The World Around Us
For Grades 3–12
Table of Contents
Part I: Observing Sun, Tower, Airplane
Part II: Hands-on Art Project
Part III: Family Activity
Additional Suggested Activities
New York State Learning Standards and Core Curriculum
Soleil, Tour, Aéroplane (Sun, Tower, Airplane), 1913
Oil on canvas
52 x 51 5/8 inches (132.1 x 131.1 cm)
Collection Albright-Knox Art Gallery
A. Conger Goodyear Fund, 1964
Background Information for Educators
Although none of Amedeo Modigliani’s work directly reflects what was going on in the world around him, technological innovations were changing the way people traveled, grew crops, manufactured goods, communicated, and lived their lives. Some artists, such as Robert Delaunay (duh-low-nay), reveled in the new, and modern world, and celebrated it in their art. This lesson plan, written to be adapted for a variety of grade levels, will introduce your students to three significant technological feats of the late nineteenth and early twentieth centuries, and start them thinking about things in their own world that could change society forever.
- Students will learn about three technologies from the late-nineteenth and early-twentieth centuries by viewing and discussing Robert Delaunay’s Sun, Tower, Airplane: the Eiffel Tower, the biplane, and the Ferris Wheel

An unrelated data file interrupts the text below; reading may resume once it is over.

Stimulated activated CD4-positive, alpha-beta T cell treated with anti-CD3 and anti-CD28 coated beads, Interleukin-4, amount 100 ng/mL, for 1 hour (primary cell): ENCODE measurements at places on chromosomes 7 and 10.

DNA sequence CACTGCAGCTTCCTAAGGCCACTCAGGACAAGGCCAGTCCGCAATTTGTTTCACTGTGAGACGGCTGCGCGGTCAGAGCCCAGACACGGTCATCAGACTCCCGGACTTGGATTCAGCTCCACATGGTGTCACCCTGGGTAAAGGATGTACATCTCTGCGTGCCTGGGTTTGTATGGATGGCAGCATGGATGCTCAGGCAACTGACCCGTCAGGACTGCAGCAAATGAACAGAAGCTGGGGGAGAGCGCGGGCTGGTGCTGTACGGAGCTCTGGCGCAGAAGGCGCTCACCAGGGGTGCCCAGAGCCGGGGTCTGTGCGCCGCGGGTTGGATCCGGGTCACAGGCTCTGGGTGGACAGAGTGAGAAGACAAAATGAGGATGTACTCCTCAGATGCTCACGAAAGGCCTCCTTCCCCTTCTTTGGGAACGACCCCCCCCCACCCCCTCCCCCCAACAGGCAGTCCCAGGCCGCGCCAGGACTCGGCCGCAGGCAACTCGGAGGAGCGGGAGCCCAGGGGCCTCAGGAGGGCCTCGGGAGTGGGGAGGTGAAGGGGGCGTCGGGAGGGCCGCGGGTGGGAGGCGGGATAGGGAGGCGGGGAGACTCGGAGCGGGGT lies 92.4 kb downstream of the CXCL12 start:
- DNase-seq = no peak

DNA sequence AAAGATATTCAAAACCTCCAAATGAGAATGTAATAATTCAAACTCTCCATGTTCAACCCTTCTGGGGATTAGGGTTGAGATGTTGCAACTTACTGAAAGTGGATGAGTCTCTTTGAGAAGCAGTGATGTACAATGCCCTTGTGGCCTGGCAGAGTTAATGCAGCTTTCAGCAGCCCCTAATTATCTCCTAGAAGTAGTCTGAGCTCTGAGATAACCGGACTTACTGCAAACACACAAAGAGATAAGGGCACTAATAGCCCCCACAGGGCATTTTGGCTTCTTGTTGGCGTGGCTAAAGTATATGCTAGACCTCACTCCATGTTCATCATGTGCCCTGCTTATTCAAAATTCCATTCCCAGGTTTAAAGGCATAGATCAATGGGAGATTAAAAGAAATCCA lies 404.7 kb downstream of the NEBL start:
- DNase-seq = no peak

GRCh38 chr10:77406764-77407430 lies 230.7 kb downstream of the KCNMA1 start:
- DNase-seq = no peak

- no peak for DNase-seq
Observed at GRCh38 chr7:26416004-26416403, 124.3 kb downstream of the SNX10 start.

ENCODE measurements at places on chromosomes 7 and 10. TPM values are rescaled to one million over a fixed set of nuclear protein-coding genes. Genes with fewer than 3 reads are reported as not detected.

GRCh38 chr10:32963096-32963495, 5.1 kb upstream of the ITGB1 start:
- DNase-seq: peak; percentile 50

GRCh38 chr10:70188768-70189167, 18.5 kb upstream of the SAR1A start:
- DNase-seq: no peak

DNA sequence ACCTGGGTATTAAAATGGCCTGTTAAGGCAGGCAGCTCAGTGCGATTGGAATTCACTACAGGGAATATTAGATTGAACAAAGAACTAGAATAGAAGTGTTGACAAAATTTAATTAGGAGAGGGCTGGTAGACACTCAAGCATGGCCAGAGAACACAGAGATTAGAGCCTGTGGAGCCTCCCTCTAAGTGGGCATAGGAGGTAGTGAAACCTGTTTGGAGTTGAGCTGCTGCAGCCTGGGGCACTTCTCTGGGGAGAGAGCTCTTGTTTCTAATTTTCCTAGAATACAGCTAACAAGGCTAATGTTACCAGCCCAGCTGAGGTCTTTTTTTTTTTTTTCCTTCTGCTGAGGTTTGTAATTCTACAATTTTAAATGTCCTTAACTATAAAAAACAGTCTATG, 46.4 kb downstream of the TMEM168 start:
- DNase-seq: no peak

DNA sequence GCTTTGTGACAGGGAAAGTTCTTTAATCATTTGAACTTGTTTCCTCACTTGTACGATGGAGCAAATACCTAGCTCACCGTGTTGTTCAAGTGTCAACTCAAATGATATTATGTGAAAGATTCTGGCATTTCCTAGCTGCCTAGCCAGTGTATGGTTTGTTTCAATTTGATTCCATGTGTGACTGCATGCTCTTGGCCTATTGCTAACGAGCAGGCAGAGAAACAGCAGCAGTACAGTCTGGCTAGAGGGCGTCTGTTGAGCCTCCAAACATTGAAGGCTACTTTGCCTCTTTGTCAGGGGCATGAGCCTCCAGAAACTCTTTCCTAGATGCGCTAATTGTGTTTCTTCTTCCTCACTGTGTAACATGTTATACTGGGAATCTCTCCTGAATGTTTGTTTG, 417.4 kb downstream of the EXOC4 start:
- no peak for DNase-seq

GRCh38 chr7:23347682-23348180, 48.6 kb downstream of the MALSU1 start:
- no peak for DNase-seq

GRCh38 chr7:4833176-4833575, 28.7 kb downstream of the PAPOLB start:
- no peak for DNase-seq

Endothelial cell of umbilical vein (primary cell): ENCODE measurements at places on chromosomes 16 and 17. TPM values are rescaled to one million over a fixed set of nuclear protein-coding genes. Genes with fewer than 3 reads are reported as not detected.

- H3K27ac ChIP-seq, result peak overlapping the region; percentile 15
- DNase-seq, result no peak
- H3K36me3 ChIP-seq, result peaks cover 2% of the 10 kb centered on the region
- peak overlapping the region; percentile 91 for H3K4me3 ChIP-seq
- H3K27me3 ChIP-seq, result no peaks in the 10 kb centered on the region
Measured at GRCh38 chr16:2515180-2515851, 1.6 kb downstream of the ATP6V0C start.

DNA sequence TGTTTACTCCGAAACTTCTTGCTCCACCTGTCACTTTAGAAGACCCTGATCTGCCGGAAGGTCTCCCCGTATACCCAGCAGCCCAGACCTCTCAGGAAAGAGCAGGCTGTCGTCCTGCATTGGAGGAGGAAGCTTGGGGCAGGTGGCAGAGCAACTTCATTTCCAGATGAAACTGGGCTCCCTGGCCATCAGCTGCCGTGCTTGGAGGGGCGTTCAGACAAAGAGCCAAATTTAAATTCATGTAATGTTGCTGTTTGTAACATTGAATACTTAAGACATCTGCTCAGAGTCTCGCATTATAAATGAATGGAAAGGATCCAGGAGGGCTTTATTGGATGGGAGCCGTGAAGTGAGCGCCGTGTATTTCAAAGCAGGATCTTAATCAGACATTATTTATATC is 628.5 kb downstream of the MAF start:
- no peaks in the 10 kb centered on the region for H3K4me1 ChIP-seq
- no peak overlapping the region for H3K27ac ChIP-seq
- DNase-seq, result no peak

- Students will create a Delaunay-inspired work of art about their choice of new and exciting contemporary technologies
- Students will write about new technologies and their potential to change lives now and in the future (see Optional Writing Assignment)
- Students will use innovations from a particular historical era for research and create a work of art that reflects those innovations (see Additional Suggested Activity #2)
- Students will learn about the psychology of color (see Additional Suggested Activity #3)
Image for class display
Show Sun, Tower, Airplane to your students—don’t forget to hide the title! Ask the class to identify anything that they can see. Don’t give them any hints at first, but help them along with clues if necessary. Share the information and discussion questions below as they discover for themselves some of the things that excited Robert Delaunay!
THE EIFFEL TOWER
- An abstracted version of the Eiffel Tower appears in green on the right, extending from the top of the canvas to the bottom.
- The Eiffel Tower was erected in Paris in 1889 for the World’s Fair, and was the tallest building in the world at that time.
- It was designed by French engineer Alexandre Eiffel, and allowed Parisians to view their city from an exciting new vantage point.
- Even though it was a triumph of engineering, many people considered it an eyesore, and wanted it torn down at the end of the Fair. Delaunay was fascinated by the Tower and painted it many times.
- In 1906, a permanent radio station was installed in the Tower (probably to insure that it wouldn’t be torn down!). The artist wrote about "the poetry of the tower, which communicates mysteriously with the whole world." This may be a reference to early radio, which must have seemed truly mysterious to people in 1913.